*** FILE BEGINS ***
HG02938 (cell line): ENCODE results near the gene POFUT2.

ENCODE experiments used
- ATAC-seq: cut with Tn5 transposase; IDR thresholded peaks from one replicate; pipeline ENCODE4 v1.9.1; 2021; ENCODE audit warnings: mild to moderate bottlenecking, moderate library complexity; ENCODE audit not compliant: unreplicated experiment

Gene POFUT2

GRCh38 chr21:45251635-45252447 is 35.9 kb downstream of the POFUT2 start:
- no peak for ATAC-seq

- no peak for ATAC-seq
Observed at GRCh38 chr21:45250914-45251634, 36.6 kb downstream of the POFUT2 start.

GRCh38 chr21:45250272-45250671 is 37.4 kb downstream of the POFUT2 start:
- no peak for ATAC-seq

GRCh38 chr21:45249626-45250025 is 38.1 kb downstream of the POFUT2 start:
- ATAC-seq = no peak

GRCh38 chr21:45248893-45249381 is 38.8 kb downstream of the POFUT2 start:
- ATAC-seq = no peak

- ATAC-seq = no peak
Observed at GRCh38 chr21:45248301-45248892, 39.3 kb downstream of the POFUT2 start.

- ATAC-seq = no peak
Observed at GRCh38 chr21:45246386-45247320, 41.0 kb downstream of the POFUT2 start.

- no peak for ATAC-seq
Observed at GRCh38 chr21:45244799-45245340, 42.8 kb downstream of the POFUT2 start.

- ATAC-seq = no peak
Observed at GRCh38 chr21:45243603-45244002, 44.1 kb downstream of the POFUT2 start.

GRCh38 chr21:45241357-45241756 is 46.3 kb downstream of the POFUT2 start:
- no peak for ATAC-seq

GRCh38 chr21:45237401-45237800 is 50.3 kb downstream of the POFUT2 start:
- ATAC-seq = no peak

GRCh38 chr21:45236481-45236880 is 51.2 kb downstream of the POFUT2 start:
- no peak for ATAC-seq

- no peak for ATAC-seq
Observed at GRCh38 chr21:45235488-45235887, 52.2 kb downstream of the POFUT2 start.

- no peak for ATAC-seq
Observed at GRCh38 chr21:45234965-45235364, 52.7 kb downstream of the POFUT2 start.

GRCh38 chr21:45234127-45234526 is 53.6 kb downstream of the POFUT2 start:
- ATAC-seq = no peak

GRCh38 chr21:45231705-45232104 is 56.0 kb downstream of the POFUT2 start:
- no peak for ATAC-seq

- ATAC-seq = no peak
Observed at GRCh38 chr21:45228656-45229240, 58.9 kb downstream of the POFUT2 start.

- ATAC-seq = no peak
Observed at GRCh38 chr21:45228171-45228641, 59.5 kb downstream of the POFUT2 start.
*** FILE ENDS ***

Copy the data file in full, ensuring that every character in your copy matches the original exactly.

HG02938 (cell line): ENCODE results near the gene POFUT2.

ENCODE experiments used
- ATAC-seq: cut with Tn5 transposase; IDR thresholded peaks from one replicate; pipeline ENCODE4 v1.9.1; 2021; ENCODE audit warnings: mild to moderate bottlenecking, moderate library complexity; ENCODE audit not compliant: unreplicated experiment

Gene POFUT2

GRCh38 chr21:45251635-45252447 is 35.9 kb downstream of the POFUT2 start:
- no peak for ATAC-seq

- no peak for ATAC-seq
Observed at GRCh38 chr21:45250914-45251634, 36.6 kb downstream of the POFUT2 start.

GRCh38 chr21:45250272-45250671 is 37.4 kb downstream of the POFUT2 start:
- no peak for ATAC-seq

GRCh38 chr21:45249626-45250025 is 38.1 kb downstream of the POFUT2 start:
- ATAC-seq = no peak

GRCh38 chr21:45248893-45249381 is 38.8 kb downstream of the POFUT2 start:
- ATAC-seq = no peak

- ATAC-seq = no peak
Observed at GRCh38 chr21:45248301-45248892, 39.3 kb downstream of the POFUT2 start.

- ATAC-seq = no peak
Observed at GRCh38 chr21:45246386-45247320, 41.0 kb downstream of the POFUT2 start.

- no peak for ATAC-seq
Observed at GRCh38 chr21:45244799-45245340, 42.8 kb downstream of the POFUT2 start.

- ATAC-seq = no peak
Observed at GRCh38 chr21:45243603-45244002, 44.1 kb downstream of the POFUT2 start.

GRCh38 chr21:45241357-45241756 is 46.3 kb downstream of the POFUT2 start:
- no peak for ATAC-seq

GRCh38 chr21:45237401-45237800 is 50.3 kb downstream of the POFUT2 start:
- ATAC-seq = no peak

GRCh38 chr21:45236481-45236880 is 51.2 kb downstream of the POFUT2 start:
- no peak for ATAC-seq

- no peak for ATAC-seq
Observed at GRCh38 chr21:45235488-45235887, 52.2 kb downstream of the POFUT2 start.

- no peak for ATAC-seq
Observed at GRCh38 chr21:45234965-45235364, 52.7 kb downstream of the POFUT2 start.

GRCh38 chr21:45234127-45234526 is 53.6 kb downstream of the POFUT2 start:
- ATAC-seq = no peak

GRCh38 chr21:45231705-45232104 is 56.0 kb downstream of the POFUT2 start:
- no peak for ATAC-seq

- ATAC-seq = no peak
Observed at GRCh38 chr21:45228656-45229240, 58.9 kb downstream of the POFUT2 start.

- ATAC-seq = no peak
Observed at GRCh38 chr21:45228171-45228641, 59.5 kb downstream of the POFUT2 start.